Kashmiri militants chafe at warmer India-Pakistan ties
Groups like Hizb-ul Mujahideen have scaled back operations across the Line of Control.
A rapprochement between nuclear- armed rivals Pakistan and India is bad news for thousands of militants who have spent the past decade trying to oust Indian security forces from the disputed Kashmir Valley.
One of them, Iqbal Meer, now spends most of his time with friends in the basement of a home outside this city. The walls are plastered with posters of militants fighting in Kashmir. "My life is to wage jihad and liberate my motherland," says the well-built Mr. Meer, who belongs to Hizb-ul Mujahideen, the largest Kashmiri militant group. "I want to fight. I cannot be a silent spectator of a puppet show being played between Pakistan and India with the strings pulled by America."
Since Sept. 11, the US and India have increased pressure on Pakistani President Pervez Musharraf to withdraw support of Kashmiri militants and to end infiltrations across the Line of Control (LoC), which divides the valley into Pakistan and Indian-administered Kashmir. During a recent visit to Pakistan, US Deputy Secretary of State Richard Armitage said Mr. Musharraf assured him that "there was nothing happening" across the LoC and that any guerrilla camps that still existed "would be gone tomorrow."
This trend is worrisome for militants like Meer, who say they are being reduced to mute spectators as Washington pushes India and Pakistan to reduce tensions that brought both nations to the brink of war last year.
"We have sacrificed our lives, the lives of our relatives and friends. We have left behind our life in search of a dream to liberate Kashmir. We have carried guns instead of books. How can we be pragmatic now," says Zulfiqar, also known as Abu Ammar, a veteran fighter of the Hizb-ul Mujahideen. "My younger brother is missing. My nephew has been killed. When I left my home and last saw my daughter, she was just a 4-year-old girl. Now she is preparing to go to college. If Islamabad bows to the pressures, then it will be betrayal."
Some 5,000 Kashmiri militants belonging to various guerrilla groups - primarily Hizb-ul Mujahideen and Jamiat-ul Mujahideen - have been operating in Pakistan-administered Kashmir since 1989. Indians say 40,000 people have died in the violence since then, but Kashmiri fighters put the death toll around 80,000.
In addition, large Pakistan-based pan-Islamic groups such as Lashkar-i Tayyaba are actively involved in fighting inside Indian-administered Kashmir. These groups fought alongside the mujahideen during the first Afghan War in the 1980s. Pakistan has recently banned such pan-Islamic groups, but they now operate under new names.
Pakistan has maintained that it provides only moral support for the Kashmiris. But "Pakistan is believed to have backed Kashmiri militants and Pakistani holy warriors with logistic and financial support [as well]," says Arif Jamal, an Islamabad journalist and expert on extremist groups.
However, due to massive deployment of Indian and Pakistani troops on both sides of the LoC, cross-border infiltration has decreased in recent weeks, according to Kashmiri fighters. If the "moral" support ends, then in all probability, any supply line will be cut off, which may strangle the mujahideen fighting Indian forces within Indian administered Kashmir itself.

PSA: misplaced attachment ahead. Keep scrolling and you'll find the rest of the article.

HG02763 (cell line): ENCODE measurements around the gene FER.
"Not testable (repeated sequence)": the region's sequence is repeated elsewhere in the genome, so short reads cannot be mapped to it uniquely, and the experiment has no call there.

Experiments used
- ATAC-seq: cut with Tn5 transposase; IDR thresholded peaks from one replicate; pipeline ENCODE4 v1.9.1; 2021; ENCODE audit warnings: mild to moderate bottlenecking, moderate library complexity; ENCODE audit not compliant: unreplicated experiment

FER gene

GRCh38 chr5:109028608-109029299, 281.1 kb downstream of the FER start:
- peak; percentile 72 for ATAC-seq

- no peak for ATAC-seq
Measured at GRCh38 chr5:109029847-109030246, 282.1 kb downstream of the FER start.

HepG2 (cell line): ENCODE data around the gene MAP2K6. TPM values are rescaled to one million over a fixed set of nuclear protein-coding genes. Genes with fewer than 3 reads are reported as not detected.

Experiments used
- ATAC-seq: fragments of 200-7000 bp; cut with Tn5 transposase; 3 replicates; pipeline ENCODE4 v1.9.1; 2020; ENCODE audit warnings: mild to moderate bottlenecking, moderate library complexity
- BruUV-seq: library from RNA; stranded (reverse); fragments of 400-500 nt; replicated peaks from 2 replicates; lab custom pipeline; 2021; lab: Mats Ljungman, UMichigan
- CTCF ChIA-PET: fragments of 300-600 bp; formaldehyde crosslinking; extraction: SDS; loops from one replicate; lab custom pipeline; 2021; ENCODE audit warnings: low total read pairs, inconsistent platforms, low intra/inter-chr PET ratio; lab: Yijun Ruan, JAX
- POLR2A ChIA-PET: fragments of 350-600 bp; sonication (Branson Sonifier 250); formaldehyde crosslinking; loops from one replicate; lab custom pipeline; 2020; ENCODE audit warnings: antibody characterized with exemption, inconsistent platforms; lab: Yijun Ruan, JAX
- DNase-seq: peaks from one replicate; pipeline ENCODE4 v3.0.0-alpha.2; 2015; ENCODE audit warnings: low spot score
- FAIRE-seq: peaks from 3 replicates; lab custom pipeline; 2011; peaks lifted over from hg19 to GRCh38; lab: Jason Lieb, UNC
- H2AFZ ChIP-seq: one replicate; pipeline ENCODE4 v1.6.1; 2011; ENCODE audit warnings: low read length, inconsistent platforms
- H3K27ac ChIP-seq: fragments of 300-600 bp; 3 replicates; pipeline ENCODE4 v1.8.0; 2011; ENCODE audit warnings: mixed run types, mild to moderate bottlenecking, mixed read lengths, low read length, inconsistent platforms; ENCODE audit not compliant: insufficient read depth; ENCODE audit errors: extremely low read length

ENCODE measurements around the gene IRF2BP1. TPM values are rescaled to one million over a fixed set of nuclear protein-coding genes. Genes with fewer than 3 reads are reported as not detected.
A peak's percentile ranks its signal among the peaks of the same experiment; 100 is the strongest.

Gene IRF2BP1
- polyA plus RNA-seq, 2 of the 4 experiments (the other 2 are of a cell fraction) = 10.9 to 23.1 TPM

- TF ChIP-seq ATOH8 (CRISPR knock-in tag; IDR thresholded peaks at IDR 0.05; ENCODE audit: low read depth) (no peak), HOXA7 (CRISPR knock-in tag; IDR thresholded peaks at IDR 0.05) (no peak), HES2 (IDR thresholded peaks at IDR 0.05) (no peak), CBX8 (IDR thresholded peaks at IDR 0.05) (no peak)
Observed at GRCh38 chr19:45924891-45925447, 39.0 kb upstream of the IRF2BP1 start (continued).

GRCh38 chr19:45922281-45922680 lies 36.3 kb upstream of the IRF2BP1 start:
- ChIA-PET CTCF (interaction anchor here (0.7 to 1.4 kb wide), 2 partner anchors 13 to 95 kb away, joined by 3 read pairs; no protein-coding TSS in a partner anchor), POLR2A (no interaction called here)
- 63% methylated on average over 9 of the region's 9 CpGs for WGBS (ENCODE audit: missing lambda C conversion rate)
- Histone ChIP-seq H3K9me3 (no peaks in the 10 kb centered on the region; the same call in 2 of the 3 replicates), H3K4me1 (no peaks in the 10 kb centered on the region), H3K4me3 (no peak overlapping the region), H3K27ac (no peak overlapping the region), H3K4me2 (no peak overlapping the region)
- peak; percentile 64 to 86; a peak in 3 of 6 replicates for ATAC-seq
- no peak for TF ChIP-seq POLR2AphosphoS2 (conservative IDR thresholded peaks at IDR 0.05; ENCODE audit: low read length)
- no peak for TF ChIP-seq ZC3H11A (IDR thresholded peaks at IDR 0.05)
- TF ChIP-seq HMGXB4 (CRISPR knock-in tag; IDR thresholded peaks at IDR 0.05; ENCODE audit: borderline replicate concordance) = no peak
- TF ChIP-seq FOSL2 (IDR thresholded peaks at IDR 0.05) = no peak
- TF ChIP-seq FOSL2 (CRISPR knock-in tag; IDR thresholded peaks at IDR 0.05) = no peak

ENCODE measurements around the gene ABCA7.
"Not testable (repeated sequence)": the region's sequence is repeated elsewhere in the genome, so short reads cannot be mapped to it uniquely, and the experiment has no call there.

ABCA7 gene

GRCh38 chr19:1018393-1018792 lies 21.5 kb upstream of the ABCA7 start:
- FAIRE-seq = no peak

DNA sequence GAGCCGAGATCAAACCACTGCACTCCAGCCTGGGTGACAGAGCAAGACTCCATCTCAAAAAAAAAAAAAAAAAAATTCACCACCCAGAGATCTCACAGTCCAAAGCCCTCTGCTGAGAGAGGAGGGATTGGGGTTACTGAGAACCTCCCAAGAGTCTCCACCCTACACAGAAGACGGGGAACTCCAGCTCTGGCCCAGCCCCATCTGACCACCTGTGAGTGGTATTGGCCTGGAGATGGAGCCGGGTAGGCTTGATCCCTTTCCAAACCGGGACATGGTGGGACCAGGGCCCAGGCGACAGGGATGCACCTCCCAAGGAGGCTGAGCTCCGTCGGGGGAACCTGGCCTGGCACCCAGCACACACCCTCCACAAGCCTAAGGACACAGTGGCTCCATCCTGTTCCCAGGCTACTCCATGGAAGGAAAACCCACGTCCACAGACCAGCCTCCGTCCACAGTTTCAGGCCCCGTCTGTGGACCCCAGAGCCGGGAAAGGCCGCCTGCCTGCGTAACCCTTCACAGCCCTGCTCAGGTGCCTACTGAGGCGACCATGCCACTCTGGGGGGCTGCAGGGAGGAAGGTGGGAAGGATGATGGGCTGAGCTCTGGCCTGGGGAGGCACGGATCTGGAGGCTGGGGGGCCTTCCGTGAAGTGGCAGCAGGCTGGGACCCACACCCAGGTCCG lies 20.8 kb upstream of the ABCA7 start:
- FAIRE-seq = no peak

"They (the Kashmiri fighters) are disillusioned because Pakistan has never publicly admitted its support, which means they can withdraw it easily under present international pressure," Mr. Jamal says.
Some observers say the relationship between militants and Islamabad won't change overnight. "The unholy alliance between Pakistan's security agencies and jihadi groups is old and has ideological bonds," says Lahore-based political analyst and peace activist, Imtiaz Alam.
"With changing scenarios all over the world, there has been a change of minds but there is a need of a change of hearts towards jihadis by sympathizers among Pakistan's defense establishment," he says.
Pakistan's jihadi culture has been in place for more than two decades. During the Soviet occupation of Afghanistan in the 1980s, Muslim militant groups were funded and trained by the US and other Western nations. After Soviet troops withdrew from Afghanistan, these trained militants relocated to Kashmir.
Despite a US ban on Hizb-ul Mujahideen and Jamiatul Mujahideen, Pakistan has never outlawed Kashmiri militant groups. "Hizb is a Kashmir-based organization and the authority to ban it lies with the Kashmir government" says the federal interior minister, Faisal Saleh Hayat. "However, Pakistan's policy is crystal clear. The government will not allow any individual or group of organizations to use its territory for launching terrorist attacks on a third country," he says.
Pakistan-controlled Kashmir is also known as Azad (independent) Kashmir. It has its own prime minister and parliament and deploys thousands of troops along the LoC. Kashmiri fighters used to have training camps and offices there, but Islamabad says it has now dismantled such guerrilla operations.
In the past, talks between Pakistan and India have foundered on the issue of Kashmir. But New Delhi and Islamabad have made significant headway in recent weeks. Tuesday, Pakistan named a new ambassador to India. Both sides agreed to restore bus, rail, and air links. And, most significantly, both countires seem willing to talk on all issues including Kashmir.
Kashmiri commanders say they are adopting a wait-and-see policy. "If the militancy ends, what will bring India to the negotiating table? There is no other tactic. India will have a free hand to kill and further suppress Muslims in the valley," says Ghulam Hussain Kiyani, known as the intellectual voice of Kashmiri militant groups. "We are not against talks, but with India guns, should not be silent."